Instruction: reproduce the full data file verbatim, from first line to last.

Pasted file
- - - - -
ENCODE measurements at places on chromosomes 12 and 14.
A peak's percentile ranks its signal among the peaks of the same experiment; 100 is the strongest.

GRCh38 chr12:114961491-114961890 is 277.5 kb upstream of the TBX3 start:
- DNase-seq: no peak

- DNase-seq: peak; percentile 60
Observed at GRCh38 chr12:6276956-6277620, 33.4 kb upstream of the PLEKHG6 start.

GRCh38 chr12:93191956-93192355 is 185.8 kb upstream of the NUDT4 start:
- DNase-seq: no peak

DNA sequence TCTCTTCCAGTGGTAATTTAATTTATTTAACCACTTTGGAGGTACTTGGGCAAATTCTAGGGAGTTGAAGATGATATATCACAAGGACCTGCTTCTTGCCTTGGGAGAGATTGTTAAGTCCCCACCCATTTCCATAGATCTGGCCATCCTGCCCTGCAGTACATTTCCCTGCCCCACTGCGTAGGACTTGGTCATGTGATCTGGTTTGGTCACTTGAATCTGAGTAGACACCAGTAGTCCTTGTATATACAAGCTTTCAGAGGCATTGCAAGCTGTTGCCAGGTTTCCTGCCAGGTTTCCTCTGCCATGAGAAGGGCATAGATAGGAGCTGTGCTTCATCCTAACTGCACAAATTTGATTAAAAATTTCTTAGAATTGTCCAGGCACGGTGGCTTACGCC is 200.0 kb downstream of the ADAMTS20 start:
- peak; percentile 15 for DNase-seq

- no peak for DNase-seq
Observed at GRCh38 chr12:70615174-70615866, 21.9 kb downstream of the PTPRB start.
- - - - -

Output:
ENCODE measurements at places on chromosomes 12 and 14.
A peak's percentile ranks its signal among the peaks of the same experiment; 100 is the strongest.

GRCh38 chr12:114961491-114961890 is 277.5 kb upstream of the TBX3 start:
- DNase-seq: no peak

- DNase-seq: peak; percentile 60
Observed at GRCh38 chr12:6276956-6277620, 33.4 kb upstream of the PLEKHG6 start.

GRCh38 chr12:93191956-93192355 is 185.8 kb upstream of the NUDT4 start:
- DNase-seq: no peak

DNA sequence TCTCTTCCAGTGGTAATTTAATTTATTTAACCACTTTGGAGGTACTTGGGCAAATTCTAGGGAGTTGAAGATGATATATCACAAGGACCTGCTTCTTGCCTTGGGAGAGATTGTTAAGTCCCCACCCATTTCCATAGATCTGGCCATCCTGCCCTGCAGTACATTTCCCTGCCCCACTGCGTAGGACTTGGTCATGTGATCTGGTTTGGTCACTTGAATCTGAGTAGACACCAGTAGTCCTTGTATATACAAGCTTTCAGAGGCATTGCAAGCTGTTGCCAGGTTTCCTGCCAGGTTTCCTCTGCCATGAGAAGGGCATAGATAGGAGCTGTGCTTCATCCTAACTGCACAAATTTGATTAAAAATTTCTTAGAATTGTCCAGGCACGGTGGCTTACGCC is 200.0 kb downstream of the ADAMTS20 start:
- peak; percentile 15 for DNase-seq

- no peak for DNase-seq
Observed at GRCh38 chr12:70615174-70615866, 21.9 kb downstream of the PTPRB start.